Decade of Dissent
The Indian Hill Blvd. “Peace Activists” speak
Sunday September 11, 2011 marked the ten-year anniversary of the attacks on the World Trade Center in New York. In 2001,* American troops were deployed in Afghanistan to begin the ‘War on Terror.’ On May 1, 2011, President Obama announced that 9/11 mastermind Osama bin Laden had been killed by American troops. Today, America is planning to remove its troops from Afghanistan. The Port Side spoke with the group, known as the Peace Activists, to understand their aims and ideas
The reasons why countries go to war are complicated. But, when thousands of lives are at risk, we must ask: is war ever worth it?
Every Friday afternoon for ten years, men and women have stood with placards just south of campus, on the corner of Indian Hill and Arrow Boulevard, advocating for peaceful negotiations with countries instead of war. The Port Side spoke with these demonstrators – known as the “Peace Activists” – to understand their aims and ideas.
Jim Lamb: Organizer of the Peace Activists
Claremont Port Side: What triggered these peace demonstrations ten years ago and what is your aim?
Jim: We came out when there was a possibility of invading Iraq to alert people to certain things. More than 50 percent of the American budget goes to the defense department and war. When they say we are cutting teachers it is because we have no money. It has gone to war. More and more Americans need to stand up. We are not here screaming about this or that politician. We are involved or culpable if we allow our government to make these decisions against our interests.
CPS: What do you think America can do to reduce its defense budget?
Jim: One of the things that people need to understand is what the control of oil and petrol resources means to this country. This is why the United States Defense has control of bases all over the world, and they should reduce all that because of one reason: it brings terrorists. They want America out of their country; they want jobs. In reality, there is such a thing as the American Empire and that’s why the country does not want to remove its bases from the countries it has occupied. We are exploiters; we are colonizers.
Teresa Wilson: Peace Activist
CPS: How long have you been here?
Teresa: I have been a peace activist for about 25 years. I represented two groups at the United Nations in peace advocacy, and went to Beijing on the fourth World Conference on Women and Peace. I went to the U.N. every spring for ten years and monitored what the government said they would do.
CPS: Did the government do what they agreed to?
Teresa: Mostly not. They might begin… it was easy to sign but implementing did not work. Once the needed a budget, they just let go of it.
CPS: Did any of the wars America fought have a direct effect on you?
Teresa: Well, my brother fought in the second World War. But more importantly, there is the general consensus that women bear the brunt of war. A lot of the brutality of war falls on women. Wars cause refugees and women are the primary ones.
Dan Kennan: Vietnam War Veteran
Dan: The biggest reason is that there is a dichotomy between the thought of war and the reality of war. We are raised to be patriotic American kids, and there is a romantic view of war: good guys, bad guys. It is not like that.
CPS: How old were you when you were drafted for the war? What was Vietnam like?
Dan: I was 19 years, and I was there for 14 months. I got back on January 23, 1973 and I was here the next day, January 24, at 4 p.m., on this corner, protesting. It is a lot of death and it’s also a situation where you get closer to some people than you will ever be with anyone as long as you live.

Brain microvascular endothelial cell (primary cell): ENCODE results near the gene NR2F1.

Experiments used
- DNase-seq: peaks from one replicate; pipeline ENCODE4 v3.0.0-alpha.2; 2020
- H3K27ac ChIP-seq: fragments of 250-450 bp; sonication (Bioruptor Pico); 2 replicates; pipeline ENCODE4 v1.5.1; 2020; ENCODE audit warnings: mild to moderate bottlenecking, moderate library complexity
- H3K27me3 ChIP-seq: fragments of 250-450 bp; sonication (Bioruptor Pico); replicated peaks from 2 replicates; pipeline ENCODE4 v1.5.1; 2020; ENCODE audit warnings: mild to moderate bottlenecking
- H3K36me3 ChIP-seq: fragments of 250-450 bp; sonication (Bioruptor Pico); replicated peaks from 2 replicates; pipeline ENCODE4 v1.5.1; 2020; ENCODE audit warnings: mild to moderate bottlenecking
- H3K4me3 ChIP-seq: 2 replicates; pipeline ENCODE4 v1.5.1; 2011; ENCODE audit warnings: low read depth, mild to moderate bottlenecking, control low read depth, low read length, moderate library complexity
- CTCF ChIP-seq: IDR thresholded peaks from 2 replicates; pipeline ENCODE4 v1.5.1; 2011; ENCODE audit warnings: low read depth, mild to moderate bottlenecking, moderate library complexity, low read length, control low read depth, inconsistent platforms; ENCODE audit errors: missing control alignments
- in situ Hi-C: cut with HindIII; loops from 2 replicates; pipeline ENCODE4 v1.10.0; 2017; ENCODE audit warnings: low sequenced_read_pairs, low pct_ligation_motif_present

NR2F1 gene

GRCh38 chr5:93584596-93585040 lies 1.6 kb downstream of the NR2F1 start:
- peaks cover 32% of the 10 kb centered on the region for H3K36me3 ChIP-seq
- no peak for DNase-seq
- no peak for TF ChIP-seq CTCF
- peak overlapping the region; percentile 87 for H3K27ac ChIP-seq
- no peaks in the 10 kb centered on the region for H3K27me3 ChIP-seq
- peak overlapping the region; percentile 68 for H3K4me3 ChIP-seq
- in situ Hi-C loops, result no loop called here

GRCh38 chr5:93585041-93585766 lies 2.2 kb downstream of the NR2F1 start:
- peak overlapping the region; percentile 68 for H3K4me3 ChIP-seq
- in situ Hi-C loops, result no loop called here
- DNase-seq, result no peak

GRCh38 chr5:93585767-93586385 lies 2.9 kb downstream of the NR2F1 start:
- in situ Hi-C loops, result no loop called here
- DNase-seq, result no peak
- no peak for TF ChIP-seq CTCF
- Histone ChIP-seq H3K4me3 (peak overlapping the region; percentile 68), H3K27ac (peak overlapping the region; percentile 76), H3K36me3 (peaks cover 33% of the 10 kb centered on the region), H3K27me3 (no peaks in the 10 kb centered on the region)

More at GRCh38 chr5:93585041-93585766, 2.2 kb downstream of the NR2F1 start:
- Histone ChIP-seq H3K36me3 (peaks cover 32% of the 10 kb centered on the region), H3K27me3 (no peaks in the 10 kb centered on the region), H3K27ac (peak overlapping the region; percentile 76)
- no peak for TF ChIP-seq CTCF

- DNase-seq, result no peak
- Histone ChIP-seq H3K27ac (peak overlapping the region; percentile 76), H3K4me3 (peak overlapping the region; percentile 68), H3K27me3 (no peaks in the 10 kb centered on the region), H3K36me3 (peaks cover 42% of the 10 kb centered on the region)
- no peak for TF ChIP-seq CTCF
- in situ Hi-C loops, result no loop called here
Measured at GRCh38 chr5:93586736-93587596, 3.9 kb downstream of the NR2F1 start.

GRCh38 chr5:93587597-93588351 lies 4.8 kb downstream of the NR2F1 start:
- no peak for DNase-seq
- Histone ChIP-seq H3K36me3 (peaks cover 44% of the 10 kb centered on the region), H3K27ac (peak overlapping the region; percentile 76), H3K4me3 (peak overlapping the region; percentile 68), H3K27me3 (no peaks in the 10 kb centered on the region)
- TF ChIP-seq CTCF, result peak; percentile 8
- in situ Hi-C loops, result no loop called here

CPS: I assume that before you went to Vietnam, you thought it was an honorable duty. At what moment did this change for you?
Dan: The first time I saw a little Vietnamese kid that we had killed, I realized it had nothing to do with what they were saying. We killed a little kid about three years old. He wasn’t the enemy.
CPS: Any final words?
Dan: The way to end the war would be to send the politicians’ and the rich people’s kids to it. Not just the poor ones. And the war would be over by next week. Just Black, Latino or White-trash…No senator’s or C.E.O’s kids are there.
Ted Darlan: Vietnam War Veteran (1968-1969)
Ted: We have had war for thousands of years and it has not gotten any better. We have the Department of Defense, we should also have the Department of War, where we can meet with other countries and talk and not decide to blow up their countries just because they are different. I was in San Antonio College when the war was ongoing and it was so bad that people began to call them ‘baby-killers.’
Our unemployment rates are at about 12 percent or even more. A lot of kids want to go to college, but they cannot afford it, so they join the military, hope to survive it and then go to college. The military says, ‘we’ll pay your tuition, but you’ve gotta do this for us.’ A lot of people claim that they are for peace, but they do not do anything about it. If you believe in something you have to stand up for it. You MUST talk about it.
Wars clearly damage, destroy and affect more civilian lives than we would like to admit. But our leaders think that war is the answer to aggression. The Peace Activists who have stood on the corner of Indian Hill Boulevard and Arrow Highway every Friday for ten years beg to differ. To them, and many more Americans, war is a terribly inappropriate way of dealing with issues. It costs billions of dollars – and worse, thousands of lives.
Our generation was raised during wartime. Do we think war is the way to go? Will we care more about waging war than about making sure that every American can afford to have food on their plate? Most importantly – will we be willing to stand up against it, like the activists on Indian Hill
*This year is corrected from the print edition. The Port Side apologizes for the mistake.